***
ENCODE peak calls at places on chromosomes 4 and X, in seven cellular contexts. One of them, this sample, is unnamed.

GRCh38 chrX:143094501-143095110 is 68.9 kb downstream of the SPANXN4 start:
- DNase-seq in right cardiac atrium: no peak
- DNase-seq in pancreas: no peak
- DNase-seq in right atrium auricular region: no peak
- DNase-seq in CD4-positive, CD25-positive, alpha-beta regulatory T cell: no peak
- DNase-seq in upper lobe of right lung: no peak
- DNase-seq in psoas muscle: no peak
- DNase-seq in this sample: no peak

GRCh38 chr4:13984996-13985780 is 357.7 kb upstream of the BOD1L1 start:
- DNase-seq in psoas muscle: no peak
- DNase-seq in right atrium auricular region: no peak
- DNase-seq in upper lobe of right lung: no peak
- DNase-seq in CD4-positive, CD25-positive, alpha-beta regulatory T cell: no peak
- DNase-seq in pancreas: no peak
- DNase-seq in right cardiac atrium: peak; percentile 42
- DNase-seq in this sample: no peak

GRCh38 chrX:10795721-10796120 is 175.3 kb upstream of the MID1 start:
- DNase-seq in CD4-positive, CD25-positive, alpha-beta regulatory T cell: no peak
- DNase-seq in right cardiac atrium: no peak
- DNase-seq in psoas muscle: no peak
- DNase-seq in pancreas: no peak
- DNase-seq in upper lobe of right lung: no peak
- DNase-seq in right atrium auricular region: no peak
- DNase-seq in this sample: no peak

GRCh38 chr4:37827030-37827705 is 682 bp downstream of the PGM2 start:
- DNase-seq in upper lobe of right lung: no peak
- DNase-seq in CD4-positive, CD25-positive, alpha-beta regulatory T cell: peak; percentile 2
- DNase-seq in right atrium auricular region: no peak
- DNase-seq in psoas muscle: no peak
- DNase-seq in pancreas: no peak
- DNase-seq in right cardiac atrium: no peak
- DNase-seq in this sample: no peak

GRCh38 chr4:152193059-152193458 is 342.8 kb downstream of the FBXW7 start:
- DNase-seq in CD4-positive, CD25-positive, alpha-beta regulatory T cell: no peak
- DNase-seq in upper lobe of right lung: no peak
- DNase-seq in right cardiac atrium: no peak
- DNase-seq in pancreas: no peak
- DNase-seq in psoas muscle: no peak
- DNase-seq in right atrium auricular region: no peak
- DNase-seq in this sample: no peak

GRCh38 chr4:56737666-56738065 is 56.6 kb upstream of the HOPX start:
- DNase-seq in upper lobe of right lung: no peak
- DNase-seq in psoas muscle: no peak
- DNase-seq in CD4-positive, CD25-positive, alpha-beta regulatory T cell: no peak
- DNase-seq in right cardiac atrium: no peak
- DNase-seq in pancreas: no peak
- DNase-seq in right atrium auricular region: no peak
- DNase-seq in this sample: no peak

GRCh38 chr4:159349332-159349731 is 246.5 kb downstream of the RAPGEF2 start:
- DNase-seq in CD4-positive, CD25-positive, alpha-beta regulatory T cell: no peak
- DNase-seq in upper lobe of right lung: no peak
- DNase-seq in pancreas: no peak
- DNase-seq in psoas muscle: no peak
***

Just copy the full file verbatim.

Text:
ENCODE peak calls at places on chromosomes 4 and X, in seven cellular contexts. One of them, this sample, is unnamed.

GRCh38 chrX:143094501-143095110 is 68.9 kb downstream of the SPANXN4 start:
- DNase-seq in right cardiac atrium: no peak
- DNase-seq in pancreas: no peak
- DNase-seq in right atrium auricular region: no peak
- DNase-seq in CD4-positive, CD25-positive, alpha-beta regulatory T cell: no peak
- DNase-seq in upper lobe of right lung: no peak
- DNase-seq in psoas muscle: no peak
- DNase-seq in this sample: no peak

GRCh38 chr4:13984996-13985780 is 357.7 kb upstream of the BOD1L1 start:
- DNase-seq in psoas muscle: no peak
- DNase-seq in right atrium auricular region: no peak
- DNase-seq in upper lobe of right lung: no peak
- DNase-seq in CD4-positive, CD25-positive, alpha-beta regulatory T cell: no peak
- DNase-seq in pancreas: no peak
- DNase-seq in right cardiac atrium: peak; percentile 42
- DNase-seq in this sample: no peak

GRCh38 chrX:10795721-10796120 is 175.3 kb upstream of the MID1 start:
- DNase-seq in CD4-positive, CD25-positive, alpha-beta regulatory T cell: no peak
- DNase-seq in right cardiac atrium: no peak
- DNase-seq in psoas muscle: no peak
- DNase-seq in pancreas: no peak
- DNase-seq in upper lobe of right lung: no peak
- DNase-seq in right atrium auricular region: no peak
- DNase-seq in this sample: no peak

GRCh38 chr4:37827030-37827705 is 682 bp downstream of the PGM2 start:
- DNase-seq in upper lobe of right lung: no peak
- DNase-seq in CD4-positive, CD25-positive, alpha-beta regulatory T cell: peak; percentile 2
- DNase-seq in right atrium auricular region: no peak
- DNase-seq in psoas muscle: no peak
- DNase-seq in pancreas: no peak
- DNase-seq in right cardiac atrium: no peak
- DNase-seq in this sample: no peak

GRCh38 chr4:152193059-152193458 is 342.8 kb downstream of the FBXW7 start:
- DNase-seq in CD4-positive, CD25-positive, alpha-beta regulatory T cell: no peak
- DNase-seq in upper lobe of right lung: no peak
- DNase-seq in right cardiac atrium: no peak
- DNase-seq in pancreas: no peak
- DNase-seq in psoas muscle: no peak
- DNase-seq in right atrium auricular region: no peak
- DNase-seq in this sample: no peak

GRCh38 chr4:56737666-56738065 is 56.6 kb upstream of the HOPX start:
- DNase-seq in upper lobe of right lung: no peak
- DNase-seq in psoas muscle: no peak
- DNase-seq in CD4-positive, CD25-positive, alpha-beta regulatory T cell: no peak
- DNase-seq in right cardiac atrium: no peak
- DNase-seq in pancreas: no peak
- DNase-seq in right atrium auricular region: no peak
- DNase-seq in this sample: no peak

GRCh38 chr4:159349332-159349731 is 246.5 kb downstream of the RAPGEF2 start:
- DNase-seq in CD4-positive, CD25-positive, alpha-beta regulatory T cell: no peak
- DNase-seq in upper lobe of right lung: no peak
- DNase-seq in pancreas: no peak
- DNase-seq in psoas muscle: no peak